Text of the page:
It is hard to believe, but there is a lot to learn from the automobile industry in terms of environmental efficiency. One model, in particular, is how car dealerships display stickers on each car stating its fuel consumption.
These stickers effectively communicate, and help control, the overall fuel consumption and the carbon emissions in all cars. The U.S. government was able to double new car fuel efficiency between 1975 and 1985. These results eventually lead to President Obama’s decision, in May 2009, to continue raising the average for cars and light trucks. By 2016, the estimated savings are expected to be 900 million metric tons of carbon, the equivalent of closing 194 coal-fired power generators.
What about Our Buildings?
What is preventing us from replicating this and applying it to our buildings? Buildings are responsible for about 40 percent of total carbon emissions in North America, while SUVs are responsible for only three percent. Imagine the difference we could make by placing efficiency stickers on buildings and decreasing their emissions by 50 percent over a 10-year span. In only one year, a 50 percent reduction of building emissions could save 1.14 billion tons of carbon in the U.S.
There is no general standard for building performance and there are challenges when it comes to tracking energy efficiency of our buildings. City and government authorities do not have visibility into the “fleet average” performance of their buildings. Lack of information prevents the implementation of a policy to minimize building carbon emissions using the same procedure as seen with automobiles.
Change is really possible. Emerging technologies provide appropriate tools to perform measurements and calculations of carbon emissions, water usage and total energy usage. By introducing these measurement capabilities, we can evaluate each building’s performance and assign an efficiency sticker. When a city has acquired all measurements for its buildings, an average can be calculated in footprint per square meter of floor space.
Imagine that a city averages 50 kilograms of carbon per square meter, but government regulations under jurisdiction must achieve a target of under 40 kilograms of carbon per square meter in a five year span. This results in a 20 percent reduction. To reduce the overall footprint, a similar limitation can be placed on water and total energy consumption.
Comparison Brings Improvements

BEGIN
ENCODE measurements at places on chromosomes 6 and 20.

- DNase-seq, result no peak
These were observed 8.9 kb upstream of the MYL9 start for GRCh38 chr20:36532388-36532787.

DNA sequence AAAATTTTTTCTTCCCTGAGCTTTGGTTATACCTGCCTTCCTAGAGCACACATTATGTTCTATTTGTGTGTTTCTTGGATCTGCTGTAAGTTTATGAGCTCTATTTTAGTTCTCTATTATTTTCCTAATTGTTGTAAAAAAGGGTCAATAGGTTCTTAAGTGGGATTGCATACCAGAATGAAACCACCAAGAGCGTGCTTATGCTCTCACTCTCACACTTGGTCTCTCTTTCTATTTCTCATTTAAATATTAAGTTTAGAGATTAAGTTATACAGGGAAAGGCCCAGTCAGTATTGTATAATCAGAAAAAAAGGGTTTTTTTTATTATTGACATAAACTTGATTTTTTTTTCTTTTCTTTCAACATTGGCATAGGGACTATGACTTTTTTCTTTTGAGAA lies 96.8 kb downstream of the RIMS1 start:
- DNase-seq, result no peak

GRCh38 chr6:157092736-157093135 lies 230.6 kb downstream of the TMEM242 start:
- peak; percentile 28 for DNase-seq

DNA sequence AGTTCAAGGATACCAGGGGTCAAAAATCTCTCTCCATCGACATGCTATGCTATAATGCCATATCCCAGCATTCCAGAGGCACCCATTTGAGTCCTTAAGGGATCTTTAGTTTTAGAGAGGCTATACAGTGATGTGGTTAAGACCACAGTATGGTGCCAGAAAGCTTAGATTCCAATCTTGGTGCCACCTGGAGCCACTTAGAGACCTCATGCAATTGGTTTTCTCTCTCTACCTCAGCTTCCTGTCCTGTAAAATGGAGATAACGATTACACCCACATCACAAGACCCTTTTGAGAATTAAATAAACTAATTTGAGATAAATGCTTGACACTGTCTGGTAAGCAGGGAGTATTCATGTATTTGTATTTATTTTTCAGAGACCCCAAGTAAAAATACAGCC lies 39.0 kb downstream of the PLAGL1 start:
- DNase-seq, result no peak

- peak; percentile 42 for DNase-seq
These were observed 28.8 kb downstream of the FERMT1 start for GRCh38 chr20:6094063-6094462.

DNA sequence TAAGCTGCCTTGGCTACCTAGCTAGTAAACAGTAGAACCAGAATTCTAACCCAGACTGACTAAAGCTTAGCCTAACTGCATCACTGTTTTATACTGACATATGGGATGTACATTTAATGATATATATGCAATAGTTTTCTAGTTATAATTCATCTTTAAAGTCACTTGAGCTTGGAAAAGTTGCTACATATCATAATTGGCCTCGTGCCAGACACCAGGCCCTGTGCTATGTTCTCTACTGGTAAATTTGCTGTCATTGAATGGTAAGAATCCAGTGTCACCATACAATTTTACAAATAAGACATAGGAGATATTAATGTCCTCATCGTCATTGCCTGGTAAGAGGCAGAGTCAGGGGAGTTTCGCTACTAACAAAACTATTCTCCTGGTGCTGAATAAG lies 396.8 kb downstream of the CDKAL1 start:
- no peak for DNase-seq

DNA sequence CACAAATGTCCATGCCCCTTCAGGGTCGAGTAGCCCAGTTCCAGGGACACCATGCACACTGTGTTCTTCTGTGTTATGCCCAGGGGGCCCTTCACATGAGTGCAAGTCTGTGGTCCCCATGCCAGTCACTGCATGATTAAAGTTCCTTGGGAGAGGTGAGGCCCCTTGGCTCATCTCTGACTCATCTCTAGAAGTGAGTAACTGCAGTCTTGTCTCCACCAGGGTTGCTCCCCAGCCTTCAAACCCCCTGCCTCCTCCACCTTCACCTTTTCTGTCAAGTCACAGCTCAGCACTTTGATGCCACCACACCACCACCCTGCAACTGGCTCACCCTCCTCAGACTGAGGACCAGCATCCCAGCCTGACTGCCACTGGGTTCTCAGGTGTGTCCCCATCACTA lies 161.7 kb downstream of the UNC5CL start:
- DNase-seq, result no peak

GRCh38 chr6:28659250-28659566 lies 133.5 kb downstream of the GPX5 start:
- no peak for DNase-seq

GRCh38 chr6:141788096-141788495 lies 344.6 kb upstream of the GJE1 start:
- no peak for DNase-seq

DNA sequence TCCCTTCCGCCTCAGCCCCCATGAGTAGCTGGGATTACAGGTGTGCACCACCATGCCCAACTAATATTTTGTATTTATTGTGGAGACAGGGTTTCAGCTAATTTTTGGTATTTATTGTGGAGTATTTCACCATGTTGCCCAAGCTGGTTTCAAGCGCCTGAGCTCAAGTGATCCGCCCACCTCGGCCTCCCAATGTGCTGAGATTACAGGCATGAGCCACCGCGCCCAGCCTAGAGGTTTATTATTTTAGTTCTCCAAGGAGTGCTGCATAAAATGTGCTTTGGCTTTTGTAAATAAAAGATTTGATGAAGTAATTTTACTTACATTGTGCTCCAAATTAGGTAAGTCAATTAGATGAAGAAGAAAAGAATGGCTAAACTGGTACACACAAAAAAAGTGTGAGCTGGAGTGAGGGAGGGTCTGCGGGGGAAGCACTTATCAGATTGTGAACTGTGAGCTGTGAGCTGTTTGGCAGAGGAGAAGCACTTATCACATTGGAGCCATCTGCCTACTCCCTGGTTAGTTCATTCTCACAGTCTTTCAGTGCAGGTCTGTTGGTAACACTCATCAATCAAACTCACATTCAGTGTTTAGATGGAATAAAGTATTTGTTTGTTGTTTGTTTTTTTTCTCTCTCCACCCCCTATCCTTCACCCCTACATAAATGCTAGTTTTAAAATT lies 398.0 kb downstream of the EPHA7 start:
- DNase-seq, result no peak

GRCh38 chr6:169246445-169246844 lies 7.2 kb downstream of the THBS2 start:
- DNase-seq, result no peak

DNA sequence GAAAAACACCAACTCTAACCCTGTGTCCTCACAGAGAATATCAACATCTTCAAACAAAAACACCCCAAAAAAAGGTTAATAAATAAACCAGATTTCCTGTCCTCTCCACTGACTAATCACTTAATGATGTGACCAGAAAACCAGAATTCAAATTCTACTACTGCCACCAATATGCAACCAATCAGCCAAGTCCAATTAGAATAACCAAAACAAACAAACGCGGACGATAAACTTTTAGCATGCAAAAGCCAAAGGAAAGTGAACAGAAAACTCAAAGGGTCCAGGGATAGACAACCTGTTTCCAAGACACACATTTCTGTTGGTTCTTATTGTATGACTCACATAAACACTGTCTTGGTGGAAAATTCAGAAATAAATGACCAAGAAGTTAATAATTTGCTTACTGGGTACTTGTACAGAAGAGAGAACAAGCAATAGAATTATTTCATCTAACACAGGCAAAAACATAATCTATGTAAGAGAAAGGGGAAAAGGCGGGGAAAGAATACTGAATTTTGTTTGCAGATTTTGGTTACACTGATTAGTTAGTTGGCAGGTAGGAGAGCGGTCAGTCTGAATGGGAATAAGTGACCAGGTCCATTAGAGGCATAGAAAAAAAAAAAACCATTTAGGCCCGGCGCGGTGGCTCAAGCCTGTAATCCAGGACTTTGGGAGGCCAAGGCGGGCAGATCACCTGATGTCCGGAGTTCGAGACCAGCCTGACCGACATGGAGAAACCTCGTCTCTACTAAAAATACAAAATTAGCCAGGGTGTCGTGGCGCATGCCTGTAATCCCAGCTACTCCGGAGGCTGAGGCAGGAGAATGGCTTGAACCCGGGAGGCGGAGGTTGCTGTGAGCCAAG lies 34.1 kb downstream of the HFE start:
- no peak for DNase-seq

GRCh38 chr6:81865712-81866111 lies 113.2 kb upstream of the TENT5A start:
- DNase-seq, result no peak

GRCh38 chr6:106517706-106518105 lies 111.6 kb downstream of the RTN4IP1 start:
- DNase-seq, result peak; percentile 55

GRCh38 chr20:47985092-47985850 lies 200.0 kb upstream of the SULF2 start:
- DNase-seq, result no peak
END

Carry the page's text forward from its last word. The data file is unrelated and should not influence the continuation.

The U.S. government does not require in-depth information on a city’s buildings or specific targets for individual building types. It requires only an overall benchmark of the average footprint (comprised of carbon, water and total energy) and for individual cities to independently determine based on knowledge of building stock.
Residential buildings could be controlled through similar use of a footprint sticker and the benchmark average methodology. If houses provided visible stickers, comparison of carbon ratings and energy performance could be a determining factor towards buying a house. Neighbors could compare performance with one another, which would help drive change.
Driving Towards Positive Change
We are currently headed in the right direction. President Obama hopes to make all U.S. buildings carbon neutral or with zero emissions by 2030. Other countries like the U.K. now require houses on the market to be energy rated. By having footprint stickers on buildings, city building stock averages and building emissions are severely lower, and they have created substantial global carbon savings.
Automobile companies have made a huge progress in the reduction of car pollution using measurement stickers and enabling direct comparisons. With the right tools, we can achieve the same improvement of operating efficiency in our buildings as we have with automobiles.
Ron Dembo is founder and CEO of Zerofootprint, which provides software and services to governments, corporations and universities that measure and manage their carbon footprint, and engages people in combating climate change.